While the rest of the world speeds ahead of us academically on the secondary level and countries like China concentrate on creating their own MITs and Stanfords, our best state universities have created a fratty, patriarchal sports culture that is often antithetical to good citizenship.
With Paterno's breach of integrity, yet another myth of great American male leadership has cracked. Another cultural elder was revealed as nothing more than a ruthless businessman seeking to protect his institution at all costs.
His main supposition is that none of us truly knows what we would do in that very same situation until we're in "McQueary's shoes," and that it's easy for us to judge and condemn others when we might actually behave in the same manner.
Fear and loyalty are a deadly mix when it comes to breaking out of a comfort zone and doing "the right thing" -- in this case, the two worked together to create a miserable mix of cover-ups, ongoing, preventable abuse and deceit.
Media shock and awe descended upon Happy Valley this week, but nothing was more shocking than the outcries and outrage leveled against Mike McQueary, the Penn State football team's wide receiver coach and recruiting coordinator -- and the whistleblower against Jerry Sandusky.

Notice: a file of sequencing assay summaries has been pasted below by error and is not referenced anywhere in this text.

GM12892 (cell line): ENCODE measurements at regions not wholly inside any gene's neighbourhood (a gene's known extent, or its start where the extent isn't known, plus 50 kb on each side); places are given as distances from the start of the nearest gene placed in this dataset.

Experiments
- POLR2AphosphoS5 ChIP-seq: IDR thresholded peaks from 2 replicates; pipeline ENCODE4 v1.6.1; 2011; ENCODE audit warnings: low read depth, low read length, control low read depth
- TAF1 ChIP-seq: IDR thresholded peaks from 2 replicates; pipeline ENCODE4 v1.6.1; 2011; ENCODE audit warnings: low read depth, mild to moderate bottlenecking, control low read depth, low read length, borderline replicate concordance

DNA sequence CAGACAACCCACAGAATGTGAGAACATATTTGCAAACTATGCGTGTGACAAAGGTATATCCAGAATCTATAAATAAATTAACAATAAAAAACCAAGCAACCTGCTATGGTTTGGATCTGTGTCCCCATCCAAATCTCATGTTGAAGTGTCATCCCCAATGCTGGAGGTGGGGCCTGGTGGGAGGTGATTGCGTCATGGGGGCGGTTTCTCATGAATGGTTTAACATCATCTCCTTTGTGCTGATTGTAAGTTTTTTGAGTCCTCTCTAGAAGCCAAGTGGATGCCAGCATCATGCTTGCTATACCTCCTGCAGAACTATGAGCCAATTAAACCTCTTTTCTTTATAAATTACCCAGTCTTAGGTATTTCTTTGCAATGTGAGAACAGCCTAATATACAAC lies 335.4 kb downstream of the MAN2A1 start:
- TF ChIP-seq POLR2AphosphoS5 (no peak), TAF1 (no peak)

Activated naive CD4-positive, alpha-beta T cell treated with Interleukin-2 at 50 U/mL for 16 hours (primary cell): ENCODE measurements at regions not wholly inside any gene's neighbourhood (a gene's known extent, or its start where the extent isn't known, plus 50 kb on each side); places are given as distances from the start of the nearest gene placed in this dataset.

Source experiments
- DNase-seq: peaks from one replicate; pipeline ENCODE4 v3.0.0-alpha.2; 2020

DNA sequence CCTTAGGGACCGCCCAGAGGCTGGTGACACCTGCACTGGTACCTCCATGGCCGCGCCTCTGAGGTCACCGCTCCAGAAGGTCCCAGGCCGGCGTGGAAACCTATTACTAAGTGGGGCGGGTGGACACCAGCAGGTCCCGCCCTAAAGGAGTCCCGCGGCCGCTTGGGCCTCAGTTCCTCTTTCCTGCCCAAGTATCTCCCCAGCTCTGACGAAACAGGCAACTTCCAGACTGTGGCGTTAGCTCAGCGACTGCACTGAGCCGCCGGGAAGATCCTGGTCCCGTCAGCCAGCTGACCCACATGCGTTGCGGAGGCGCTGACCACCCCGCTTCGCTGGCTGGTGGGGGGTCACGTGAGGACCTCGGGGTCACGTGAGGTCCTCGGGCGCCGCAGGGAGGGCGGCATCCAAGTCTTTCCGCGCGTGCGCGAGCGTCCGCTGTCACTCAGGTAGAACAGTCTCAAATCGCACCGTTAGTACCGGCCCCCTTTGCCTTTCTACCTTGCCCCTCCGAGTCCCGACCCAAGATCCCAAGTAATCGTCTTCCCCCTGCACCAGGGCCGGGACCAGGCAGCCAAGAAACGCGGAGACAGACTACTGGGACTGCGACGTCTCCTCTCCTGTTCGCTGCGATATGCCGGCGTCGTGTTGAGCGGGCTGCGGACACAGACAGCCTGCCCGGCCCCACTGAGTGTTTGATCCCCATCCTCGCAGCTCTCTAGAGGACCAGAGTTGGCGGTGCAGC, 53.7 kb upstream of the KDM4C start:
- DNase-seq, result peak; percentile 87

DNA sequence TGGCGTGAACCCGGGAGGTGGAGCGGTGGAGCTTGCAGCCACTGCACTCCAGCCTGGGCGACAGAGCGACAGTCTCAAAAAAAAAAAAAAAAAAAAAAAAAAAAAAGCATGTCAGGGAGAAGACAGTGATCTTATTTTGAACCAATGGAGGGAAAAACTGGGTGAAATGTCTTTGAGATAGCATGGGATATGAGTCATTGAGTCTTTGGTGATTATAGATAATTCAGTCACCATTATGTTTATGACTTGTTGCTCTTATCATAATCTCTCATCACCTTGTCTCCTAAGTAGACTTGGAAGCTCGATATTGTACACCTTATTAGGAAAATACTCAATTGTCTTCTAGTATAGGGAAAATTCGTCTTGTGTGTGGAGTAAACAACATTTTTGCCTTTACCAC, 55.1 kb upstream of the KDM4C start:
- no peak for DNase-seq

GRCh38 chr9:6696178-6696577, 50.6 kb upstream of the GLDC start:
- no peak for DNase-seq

It is a damning indictment of our society's priorities when the number of wins a man has accumulated as a football coach takes precedence over his role in allowing an accused pedophile to have continued access to children.
The teachable moment for us parents that Penn State drives home is the ongoing role we play to help our children make moral decisions. Most likely, our children will never be confronted with such a horrific situation. Instead they face a thousand cuts of ethical quandaries.
The Penn State scandal not only marks the end of Coach Joe Paterno's brilliant career, it is the death knell for the old crisis management canard that a good reputation is a bulwark against future bad news.